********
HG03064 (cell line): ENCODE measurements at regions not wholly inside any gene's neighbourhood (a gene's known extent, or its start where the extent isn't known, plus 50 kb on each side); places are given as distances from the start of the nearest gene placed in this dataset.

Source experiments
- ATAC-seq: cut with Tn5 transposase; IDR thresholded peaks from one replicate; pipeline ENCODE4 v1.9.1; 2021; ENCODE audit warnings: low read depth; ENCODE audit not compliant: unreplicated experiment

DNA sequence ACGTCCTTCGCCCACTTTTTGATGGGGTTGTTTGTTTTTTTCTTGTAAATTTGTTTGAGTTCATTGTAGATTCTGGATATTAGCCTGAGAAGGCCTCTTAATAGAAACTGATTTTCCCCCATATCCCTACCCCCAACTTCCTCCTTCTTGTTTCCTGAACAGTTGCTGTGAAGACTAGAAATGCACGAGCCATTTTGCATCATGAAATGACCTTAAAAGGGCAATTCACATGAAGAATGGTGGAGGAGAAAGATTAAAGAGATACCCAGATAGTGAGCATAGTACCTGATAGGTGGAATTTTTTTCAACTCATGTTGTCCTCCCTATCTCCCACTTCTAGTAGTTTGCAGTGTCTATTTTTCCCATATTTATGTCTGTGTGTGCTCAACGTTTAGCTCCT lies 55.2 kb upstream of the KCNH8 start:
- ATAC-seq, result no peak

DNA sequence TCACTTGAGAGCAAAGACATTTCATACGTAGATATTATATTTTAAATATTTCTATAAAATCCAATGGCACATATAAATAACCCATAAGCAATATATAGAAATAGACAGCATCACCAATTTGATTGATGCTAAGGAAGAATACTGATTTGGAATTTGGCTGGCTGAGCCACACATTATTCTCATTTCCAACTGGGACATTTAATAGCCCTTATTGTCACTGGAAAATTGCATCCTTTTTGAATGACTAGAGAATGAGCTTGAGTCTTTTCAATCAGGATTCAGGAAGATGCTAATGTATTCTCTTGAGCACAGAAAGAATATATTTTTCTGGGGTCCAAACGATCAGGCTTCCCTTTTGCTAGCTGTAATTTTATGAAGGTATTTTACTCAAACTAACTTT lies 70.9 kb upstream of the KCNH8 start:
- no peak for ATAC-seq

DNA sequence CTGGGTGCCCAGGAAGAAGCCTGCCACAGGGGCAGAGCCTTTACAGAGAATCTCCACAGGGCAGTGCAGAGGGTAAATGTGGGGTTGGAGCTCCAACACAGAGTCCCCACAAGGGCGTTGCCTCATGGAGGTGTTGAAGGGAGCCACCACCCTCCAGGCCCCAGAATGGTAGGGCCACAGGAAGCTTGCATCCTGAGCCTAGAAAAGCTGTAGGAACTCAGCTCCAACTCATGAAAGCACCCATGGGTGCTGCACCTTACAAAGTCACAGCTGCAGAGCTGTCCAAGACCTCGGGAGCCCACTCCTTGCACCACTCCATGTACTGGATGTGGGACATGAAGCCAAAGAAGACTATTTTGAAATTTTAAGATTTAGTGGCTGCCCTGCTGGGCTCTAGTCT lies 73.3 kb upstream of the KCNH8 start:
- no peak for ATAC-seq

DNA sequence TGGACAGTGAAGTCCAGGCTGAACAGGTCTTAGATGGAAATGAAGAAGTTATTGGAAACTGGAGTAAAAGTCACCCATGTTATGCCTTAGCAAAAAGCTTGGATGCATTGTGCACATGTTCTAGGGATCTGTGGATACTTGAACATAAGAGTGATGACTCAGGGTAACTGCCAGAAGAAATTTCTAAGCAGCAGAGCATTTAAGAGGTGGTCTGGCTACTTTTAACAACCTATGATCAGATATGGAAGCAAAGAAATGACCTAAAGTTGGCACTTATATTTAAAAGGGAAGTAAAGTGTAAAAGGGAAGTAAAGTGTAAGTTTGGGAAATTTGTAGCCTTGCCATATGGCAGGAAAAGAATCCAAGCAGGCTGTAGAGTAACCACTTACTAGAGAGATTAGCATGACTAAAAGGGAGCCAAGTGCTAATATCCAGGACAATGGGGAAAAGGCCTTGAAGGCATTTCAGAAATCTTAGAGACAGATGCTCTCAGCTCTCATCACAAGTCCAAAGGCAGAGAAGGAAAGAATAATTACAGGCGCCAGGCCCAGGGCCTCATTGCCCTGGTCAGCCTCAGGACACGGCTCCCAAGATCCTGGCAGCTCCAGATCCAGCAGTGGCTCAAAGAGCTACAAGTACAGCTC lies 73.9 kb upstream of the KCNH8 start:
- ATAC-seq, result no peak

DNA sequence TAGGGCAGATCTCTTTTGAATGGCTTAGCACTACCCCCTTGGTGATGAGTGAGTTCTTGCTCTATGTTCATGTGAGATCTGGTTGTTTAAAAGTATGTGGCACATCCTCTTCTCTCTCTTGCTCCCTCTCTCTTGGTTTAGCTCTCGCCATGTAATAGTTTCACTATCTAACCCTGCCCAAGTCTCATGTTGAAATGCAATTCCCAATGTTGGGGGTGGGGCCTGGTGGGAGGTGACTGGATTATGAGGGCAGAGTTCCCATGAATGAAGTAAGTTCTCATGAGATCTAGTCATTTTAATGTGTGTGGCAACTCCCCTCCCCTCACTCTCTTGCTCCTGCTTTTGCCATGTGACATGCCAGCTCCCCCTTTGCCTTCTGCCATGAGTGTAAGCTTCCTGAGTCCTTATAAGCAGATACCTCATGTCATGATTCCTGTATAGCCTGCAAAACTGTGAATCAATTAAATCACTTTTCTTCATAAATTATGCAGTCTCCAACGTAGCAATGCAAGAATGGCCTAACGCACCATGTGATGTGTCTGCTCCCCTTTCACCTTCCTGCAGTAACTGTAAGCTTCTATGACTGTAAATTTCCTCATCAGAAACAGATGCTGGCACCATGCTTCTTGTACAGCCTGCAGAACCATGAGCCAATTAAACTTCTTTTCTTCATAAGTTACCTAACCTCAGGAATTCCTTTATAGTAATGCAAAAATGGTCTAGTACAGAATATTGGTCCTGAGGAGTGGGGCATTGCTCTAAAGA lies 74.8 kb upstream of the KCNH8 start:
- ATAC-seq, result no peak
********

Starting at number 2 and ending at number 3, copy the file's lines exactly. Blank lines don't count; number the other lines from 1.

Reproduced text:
Source experiments
- ATAC-seq: cut with Tn5 transposase; IDR thresholded peaks from one replicate; pipeline ENCODE4 v1.9.1; 2021; ENCODE audit warnings: low read depth; ENCODE audit not compliant: unreplicated experiment